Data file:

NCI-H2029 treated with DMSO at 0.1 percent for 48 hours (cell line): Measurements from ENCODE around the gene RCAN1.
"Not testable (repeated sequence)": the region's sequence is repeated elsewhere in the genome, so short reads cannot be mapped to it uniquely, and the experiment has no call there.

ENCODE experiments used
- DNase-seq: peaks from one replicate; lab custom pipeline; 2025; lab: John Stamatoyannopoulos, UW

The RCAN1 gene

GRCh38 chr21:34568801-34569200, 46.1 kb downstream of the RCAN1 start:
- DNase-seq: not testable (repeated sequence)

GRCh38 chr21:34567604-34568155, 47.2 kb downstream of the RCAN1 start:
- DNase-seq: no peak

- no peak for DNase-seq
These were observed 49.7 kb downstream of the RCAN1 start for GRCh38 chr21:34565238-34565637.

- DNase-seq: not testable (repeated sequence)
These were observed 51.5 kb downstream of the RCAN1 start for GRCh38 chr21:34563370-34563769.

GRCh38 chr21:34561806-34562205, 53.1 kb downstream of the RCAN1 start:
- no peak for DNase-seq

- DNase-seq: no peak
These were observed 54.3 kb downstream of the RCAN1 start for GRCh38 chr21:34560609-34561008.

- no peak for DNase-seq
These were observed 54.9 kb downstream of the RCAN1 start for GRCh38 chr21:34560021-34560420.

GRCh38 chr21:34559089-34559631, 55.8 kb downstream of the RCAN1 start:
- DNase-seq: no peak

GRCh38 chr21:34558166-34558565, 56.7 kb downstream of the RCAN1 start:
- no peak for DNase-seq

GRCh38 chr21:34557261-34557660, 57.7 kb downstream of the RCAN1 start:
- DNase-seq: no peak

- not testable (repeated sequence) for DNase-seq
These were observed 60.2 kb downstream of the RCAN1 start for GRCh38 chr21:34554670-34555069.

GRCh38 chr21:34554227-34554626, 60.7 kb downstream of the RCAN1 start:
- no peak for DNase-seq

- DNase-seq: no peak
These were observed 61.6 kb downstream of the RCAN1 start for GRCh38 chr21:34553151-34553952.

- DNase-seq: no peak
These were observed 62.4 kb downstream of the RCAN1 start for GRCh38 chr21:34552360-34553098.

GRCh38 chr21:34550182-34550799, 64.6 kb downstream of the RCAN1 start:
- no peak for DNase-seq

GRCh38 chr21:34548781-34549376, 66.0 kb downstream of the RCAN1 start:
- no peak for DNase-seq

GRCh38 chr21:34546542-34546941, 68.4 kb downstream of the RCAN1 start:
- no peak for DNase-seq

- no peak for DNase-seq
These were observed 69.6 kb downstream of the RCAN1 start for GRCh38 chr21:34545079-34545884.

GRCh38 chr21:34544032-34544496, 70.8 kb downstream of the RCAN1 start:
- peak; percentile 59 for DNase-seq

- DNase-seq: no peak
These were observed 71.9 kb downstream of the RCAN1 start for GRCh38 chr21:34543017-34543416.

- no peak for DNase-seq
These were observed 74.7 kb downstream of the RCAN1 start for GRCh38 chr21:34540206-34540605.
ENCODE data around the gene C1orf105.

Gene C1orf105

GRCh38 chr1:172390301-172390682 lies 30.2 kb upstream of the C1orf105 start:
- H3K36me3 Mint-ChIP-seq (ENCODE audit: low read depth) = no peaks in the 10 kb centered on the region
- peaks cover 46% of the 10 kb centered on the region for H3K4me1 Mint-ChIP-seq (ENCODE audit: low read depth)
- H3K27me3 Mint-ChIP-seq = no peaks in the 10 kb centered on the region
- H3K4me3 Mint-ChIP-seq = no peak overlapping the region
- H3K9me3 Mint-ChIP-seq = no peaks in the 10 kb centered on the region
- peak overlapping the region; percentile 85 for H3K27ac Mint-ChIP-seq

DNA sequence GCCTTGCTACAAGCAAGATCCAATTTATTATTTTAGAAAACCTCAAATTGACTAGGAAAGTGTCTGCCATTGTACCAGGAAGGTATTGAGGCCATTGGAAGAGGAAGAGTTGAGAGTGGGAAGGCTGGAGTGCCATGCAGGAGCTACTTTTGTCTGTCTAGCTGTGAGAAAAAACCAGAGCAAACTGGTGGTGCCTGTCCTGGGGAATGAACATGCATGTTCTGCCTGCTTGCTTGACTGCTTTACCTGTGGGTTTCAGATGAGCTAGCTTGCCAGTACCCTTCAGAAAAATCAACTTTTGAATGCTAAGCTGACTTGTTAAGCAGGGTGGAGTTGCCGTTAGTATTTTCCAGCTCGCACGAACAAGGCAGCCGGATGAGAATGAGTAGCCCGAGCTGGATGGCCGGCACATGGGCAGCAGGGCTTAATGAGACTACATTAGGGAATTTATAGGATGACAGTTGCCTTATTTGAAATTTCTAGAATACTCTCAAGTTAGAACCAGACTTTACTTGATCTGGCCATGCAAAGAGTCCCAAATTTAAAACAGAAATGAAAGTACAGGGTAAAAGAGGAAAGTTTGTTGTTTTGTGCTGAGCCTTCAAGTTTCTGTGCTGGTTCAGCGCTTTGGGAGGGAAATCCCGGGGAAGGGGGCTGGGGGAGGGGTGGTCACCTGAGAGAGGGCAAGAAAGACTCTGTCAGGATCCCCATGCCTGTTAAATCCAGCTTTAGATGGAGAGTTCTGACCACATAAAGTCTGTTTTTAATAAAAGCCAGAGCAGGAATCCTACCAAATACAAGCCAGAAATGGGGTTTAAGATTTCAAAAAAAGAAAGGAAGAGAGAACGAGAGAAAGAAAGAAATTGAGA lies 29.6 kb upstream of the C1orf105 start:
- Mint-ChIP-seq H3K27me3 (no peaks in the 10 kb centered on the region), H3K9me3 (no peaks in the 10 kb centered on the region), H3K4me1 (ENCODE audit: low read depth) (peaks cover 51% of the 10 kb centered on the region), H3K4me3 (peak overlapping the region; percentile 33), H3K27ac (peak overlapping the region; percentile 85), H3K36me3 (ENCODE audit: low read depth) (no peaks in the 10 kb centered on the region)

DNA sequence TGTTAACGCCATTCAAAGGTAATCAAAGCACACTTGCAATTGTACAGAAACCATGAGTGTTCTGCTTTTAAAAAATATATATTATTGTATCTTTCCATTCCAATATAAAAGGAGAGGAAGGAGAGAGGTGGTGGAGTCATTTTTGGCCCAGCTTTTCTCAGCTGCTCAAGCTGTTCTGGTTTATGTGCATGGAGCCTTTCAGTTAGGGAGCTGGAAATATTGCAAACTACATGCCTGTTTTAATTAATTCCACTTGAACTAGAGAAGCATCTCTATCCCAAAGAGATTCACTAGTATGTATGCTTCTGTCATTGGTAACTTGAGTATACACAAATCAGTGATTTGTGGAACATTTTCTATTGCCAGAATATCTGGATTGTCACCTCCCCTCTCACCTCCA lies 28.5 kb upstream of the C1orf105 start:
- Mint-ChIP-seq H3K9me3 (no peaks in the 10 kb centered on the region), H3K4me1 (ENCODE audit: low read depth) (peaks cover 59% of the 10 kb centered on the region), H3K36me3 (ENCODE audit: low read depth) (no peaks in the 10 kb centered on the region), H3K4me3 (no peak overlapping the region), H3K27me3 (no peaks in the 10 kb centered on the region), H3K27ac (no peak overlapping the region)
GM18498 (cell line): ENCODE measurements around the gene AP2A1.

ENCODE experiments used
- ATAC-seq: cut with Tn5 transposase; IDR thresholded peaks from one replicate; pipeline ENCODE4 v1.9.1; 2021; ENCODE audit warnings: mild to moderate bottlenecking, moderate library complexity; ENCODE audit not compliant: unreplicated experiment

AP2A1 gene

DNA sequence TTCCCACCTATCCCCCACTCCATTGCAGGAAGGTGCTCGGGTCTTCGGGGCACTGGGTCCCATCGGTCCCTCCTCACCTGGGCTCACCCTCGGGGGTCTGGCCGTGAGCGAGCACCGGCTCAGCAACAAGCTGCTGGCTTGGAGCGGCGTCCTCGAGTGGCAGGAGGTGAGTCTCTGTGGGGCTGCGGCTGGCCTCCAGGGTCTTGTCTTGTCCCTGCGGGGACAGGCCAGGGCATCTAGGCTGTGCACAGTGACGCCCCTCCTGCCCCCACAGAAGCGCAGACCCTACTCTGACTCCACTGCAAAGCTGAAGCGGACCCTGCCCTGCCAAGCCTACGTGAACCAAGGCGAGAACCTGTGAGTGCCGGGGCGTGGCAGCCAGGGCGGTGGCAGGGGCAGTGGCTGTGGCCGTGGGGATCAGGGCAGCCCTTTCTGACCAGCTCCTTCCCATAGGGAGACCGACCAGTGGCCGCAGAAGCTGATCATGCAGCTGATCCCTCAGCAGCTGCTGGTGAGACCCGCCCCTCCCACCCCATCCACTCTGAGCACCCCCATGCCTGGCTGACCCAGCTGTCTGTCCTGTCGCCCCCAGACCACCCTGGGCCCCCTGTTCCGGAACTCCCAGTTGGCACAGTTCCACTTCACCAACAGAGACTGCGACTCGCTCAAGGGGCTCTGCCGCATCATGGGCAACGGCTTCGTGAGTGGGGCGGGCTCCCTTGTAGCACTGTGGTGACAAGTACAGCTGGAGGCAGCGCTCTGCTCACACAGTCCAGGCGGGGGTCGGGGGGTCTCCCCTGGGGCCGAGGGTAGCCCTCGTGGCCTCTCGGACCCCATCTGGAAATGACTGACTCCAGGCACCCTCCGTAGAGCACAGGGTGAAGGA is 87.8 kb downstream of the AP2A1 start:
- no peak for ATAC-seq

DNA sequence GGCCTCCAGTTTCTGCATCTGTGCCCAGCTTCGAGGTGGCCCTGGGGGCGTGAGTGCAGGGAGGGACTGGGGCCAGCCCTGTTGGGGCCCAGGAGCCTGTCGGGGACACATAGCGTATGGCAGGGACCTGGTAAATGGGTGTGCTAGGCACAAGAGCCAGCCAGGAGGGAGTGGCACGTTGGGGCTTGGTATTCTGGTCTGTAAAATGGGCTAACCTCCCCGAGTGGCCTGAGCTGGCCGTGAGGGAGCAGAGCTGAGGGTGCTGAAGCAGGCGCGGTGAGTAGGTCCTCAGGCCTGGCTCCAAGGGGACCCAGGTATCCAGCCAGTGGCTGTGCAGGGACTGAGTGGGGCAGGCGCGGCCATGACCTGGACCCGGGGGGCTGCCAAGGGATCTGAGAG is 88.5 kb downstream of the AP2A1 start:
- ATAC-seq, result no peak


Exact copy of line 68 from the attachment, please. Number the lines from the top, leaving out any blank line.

- ATAC-seq, result no peak